Did Prayer Slow Down Hurricane Florence?

This past Monday, Pat Robertson of the 700 Club spoke to Hurricane Florence in prayer, in Jesus's name, commanding it to go no further.

The following night, the hurricane drops from category 4 to category 2.  And then it hits land at a category 1.  (If my facts are correct.  And right now, the eye is just hugging the coast, barely making it on land yet.)

Is there a connection between his prayer and the quick, significant reduction of the storm's strength?



I don't know.  It's totally possible, but I don't know.



But that's not what I want to talk about.  What I want to talk about is how Christians should and did respond to Pat Robertson's prayer against the hurricane.

Of course, he got a lot of criticism from the world for his "magic, spell-like prayer."  But I heard that Christians were even criticizing him and making fun of that prayer.



Is that how we should respond when another believer prays a bold prayer?


I don't know.

My first reaction when I read how he prayed against the hurricane was to think "Oh no!  He's going to make Christians look bad.  He's going to make God look bad when that hurricane slams into land and hurts everything in its path.  People are going to think prayer doesn't work, that God doesn't listen, that He isn't real."

Anytime we pray, there's a huge chance God might say "no."  And if we pray publicly and boldly, then there is a risk that we make ourselves and our faith look foolish to other people.  At least, that's how I feel sometimes.  That's one of the things that stops me from wanting to pray the bold prayers publicly or from telling people the bold things I prayed for.  (I am totally not a "name it and claim it" Christian.)  In fact, it's what stops me from even wanting to pray the bold things privately, because I fear being told "no."  I fear getting hurt and let down by God, by my own hopes.  (Prayer always involves vulnerability.  And vulnerability is scary.  It's risky.  But is there really any other way to approach God than in humble vulnerability?)  

What if we make ourselves, our faith, and our God look bad because we ask Him and trust Him for something big ... and He ends up letting us down?  What if seeing that He didn't answer (the way we wanted) hurts people's faith in Him?  More than if we just didn't pray at all?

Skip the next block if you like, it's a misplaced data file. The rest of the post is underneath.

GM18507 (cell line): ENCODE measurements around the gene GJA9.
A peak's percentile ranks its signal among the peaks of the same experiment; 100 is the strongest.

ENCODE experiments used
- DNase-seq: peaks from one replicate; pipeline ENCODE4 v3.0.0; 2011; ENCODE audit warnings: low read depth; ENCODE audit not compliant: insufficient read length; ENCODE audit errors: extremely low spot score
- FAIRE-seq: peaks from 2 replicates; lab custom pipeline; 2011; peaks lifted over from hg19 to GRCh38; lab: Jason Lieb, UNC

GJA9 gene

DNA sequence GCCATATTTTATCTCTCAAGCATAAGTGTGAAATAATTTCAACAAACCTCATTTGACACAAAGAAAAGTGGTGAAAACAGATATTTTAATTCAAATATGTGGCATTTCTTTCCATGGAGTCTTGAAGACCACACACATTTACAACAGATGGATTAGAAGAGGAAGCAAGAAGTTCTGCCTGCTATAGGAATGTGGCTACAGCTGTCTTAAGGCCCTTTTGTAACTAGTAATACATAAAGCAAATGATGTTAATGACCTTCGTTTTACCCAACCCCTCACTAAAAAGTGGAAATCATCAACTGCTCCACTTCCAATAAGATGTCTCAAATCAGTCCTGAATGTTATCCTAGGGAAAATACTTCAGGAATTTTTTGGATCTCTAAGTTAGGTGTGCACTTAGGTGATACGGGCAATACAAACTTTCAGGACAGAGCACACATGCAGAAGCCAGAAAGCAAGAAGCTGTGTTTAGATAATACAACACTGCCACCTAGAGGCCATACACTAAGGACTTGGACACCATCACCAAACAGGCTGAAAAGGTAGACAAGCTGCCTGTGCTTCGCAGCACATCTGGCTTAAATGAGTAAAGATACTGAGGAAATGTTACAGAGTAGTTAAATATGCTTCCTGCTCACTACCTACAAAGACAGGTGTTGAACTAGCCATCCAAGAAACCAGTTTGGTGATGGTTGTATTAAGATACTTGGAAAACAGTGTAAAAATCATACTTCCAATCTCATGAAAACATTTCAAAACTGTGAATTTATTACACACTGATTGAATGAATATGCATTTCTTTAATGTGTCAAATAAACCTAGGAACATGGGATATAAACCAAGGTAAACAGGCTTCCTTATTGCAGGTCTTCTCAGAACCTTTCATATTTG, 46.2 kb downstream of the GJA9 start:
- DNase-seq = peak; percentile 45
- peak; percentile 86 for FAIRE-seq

This is the kind of stuff that I think about when it comes to praying boldly.  How and when do we pray the bold prayers?  How do you word it in a way that doesn't make everyone look bad if He says "no"?  How do you keep the 'no' answers from hurting your faith, your heart?  




[I really am struggling in the area of prayer right now.  I have been for a couple years, since the summer that broke me - 2016 (go down to #16).  I know God works, that He responds to prayer.  But I don't know how to hope for things anymore.  I don't know how to want things.  When I think of the things I really want to pray for, I think about how many dozens of times I already prayed for them and how many tears I shed over them and how many 'no' answers I've gotten ... and I just stop and get quiet and don't know what to say.  (And yes, I do have a huge list of prayers God has answered.  So I'm not overlooking the blessings.  It's just that some of the 'no' answers have been huge, shattering, life altering.)

Sometimes, I just want to hunker down in life as it is, thankful for the things I have but not wanting anything more because I've seen too many wants go unfulfilled, too many dreams die, too many grand plans crash and burn, too many dark valleys.  I just want God to give me whatever He wants to give me, and I want that to be good enough.  I want to be content with what I have, not wanting more.  I just don't know how to let myself dream anymore or want more than what I have.  That's when you get hurt.  


(There is another reason I have trouble wanting things.  My ... well, let's just say my "unidentified relative."  He (or she) would see me trying to accept life as it is, giving up things I wanted, and he (or she) would be like, "Why don't you just go out and get what you want!?!  Make it happen.  Force it.  Don't let anything stop you.  I've always gone out and gotten whatever I wanted, never letting anything stand in my way."  And as he (or she) was talking, all I could think was, I know.  And I saw how it destroyed the family!  But that's a different story for a different day (...maybe).  (Dear God, don't let that relative read this!))    

I'm struggling.  I really am.  But I'm trying to understand, to carry on anyway.  I just don't know how to do it, other than to take one day at a time, keep being real with God, and cling to the Truth of the Word.  


I guess that's the good that comes from having your world shaken:  When all else is shaken, you realize that your faith in God is the only real, stable, secure thing you have.  Your mind turns from the temporary to the eternal.  Your eyes are opened to the spiritual battle that's going on all the time.  


Life might hurt more, but you see more clearly, more truthfully.  And that's a great thing!  The pain will only last a moment, but you'll be celebrating for eternity.  And that truth helps you hang in there, to cling to the Lord no matter what.  The best is yet to come!


I guess, when I think about it, the season I am in is like when Job sat before God in stunned silence, not knowing what to say after all the tragedies (I've been in that "Job silence" for a long while) ... and then he cried out to God honestly, pouring out all of his pain and frustrations (I have poured out my heart honestly, all the ugly fears and doubts and frustrations I've kept inside, with tears, with pleading, for a long time) ... and then God confronts Job with the truth of how big God is and how little Job is.  How much God knows and how little Job knows.  And it silences Job in humility.